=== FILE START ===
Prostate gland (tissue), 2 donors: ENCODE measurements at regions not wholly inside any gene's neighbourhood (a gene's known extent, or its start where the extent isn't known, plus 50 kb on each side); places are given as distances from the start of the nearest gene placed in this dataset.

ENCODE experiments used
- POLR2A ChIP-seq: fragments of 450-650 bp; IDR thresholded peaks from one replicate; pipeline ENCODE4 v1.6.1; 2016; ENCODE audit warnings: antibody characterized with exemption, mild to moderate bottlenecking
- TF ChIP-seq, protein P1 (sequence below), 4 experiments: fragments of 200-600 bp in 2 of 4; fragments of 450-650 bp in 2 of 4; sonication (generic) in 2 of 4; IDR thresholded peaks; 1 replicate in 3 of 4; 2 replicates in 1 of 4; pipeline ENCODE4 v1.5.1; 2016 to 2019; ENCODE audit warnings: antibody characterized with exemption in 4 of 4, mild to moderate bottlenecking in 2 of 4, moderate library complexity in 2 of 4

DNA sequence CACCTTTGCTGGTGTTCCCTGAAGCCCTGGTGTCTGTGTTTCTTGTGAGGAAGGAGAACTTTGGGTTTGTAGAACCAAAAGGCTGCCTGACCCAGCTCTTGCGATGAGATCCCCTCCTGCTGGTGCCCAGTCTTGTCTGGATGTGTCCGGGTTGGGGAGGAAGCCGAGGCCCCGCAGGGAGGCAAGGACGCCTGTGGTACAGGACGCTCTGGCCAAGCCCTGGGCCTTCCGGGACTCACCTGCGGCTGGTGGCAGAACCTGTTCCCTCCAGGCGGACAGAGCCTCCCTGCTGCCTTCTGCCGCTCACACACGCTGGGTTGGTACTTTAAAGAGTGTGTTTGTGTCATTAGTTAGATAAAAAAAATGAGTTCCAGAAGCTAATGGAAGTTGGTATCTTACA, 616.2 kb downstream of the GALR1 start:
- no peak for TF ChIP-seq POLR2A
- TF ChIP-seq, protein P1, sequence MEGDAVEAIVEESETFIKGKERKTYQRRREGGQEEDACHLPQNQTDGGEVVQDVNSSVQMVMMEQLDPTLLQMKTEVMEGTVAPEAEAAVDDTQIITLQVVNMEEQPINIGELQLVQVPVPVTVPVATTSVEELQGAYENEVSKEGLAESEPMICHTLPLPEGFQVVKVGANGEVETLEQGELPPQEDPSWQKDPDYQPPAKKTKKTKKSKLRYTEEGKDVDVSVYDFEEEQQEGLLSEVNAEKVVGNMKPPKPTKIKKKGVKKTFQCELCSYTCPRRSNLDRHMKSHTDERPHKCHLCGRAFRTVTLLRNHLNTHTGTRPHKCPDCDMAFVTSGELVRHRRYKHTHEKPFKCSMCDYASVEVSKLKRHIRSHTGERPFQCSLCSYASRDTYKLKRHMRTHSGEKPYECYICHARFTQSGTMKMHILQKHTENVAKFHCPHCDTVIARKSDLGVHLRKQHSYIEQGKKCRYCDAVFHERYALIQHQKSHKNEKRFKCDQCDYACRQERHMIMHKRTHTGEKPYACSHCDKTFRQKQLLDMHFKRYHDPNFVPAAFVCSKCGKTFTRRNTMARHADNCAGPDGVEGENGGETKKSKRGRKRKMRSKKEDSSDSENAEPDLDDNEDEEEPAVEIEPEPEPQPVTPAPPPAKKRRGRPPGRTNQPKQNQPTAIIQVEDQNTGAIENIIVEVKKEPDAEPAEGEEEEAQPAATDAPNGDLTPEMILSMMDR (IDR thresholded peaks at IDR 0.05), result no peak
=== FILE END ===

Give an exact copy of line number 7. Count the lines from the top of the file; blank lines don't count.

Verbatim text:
- TF ChIP-seq, protein P1, sequence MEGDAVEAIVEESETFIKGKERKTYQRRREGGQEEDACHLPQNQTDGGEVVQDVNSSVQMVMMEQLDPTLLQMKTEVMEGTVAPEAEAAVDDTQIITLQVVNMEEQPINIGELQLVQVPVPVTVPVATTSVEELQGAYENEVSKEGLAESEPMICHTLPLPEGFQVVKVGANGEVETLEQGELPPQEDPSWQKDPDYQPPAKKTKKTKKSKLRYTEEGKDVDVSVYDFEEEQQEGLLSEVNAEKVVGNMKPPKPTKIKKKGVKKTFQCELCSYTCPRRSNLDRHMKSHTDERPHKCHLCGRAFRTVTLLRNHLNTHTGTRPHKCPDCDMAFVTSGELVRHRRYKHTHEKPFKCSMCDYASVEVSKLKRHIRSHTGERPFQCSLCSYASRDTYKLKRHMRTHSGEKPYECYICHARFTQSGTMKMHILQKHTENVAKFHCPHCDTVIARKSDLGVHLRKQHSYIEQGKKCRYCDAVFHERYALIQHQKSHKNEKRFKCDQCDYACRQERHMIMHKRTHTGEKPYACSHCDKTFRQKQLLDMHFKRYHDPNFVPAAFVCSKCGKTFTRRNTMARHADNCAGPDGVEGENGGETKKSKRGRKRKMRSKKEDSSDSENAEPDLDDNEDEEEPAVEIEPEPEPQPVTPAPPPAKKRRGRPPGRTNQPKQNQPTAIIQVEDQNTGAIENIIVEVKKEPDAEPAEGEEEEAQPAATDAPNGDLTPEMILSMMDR (IDR thresholded peaks at IDR 0.05), result no peak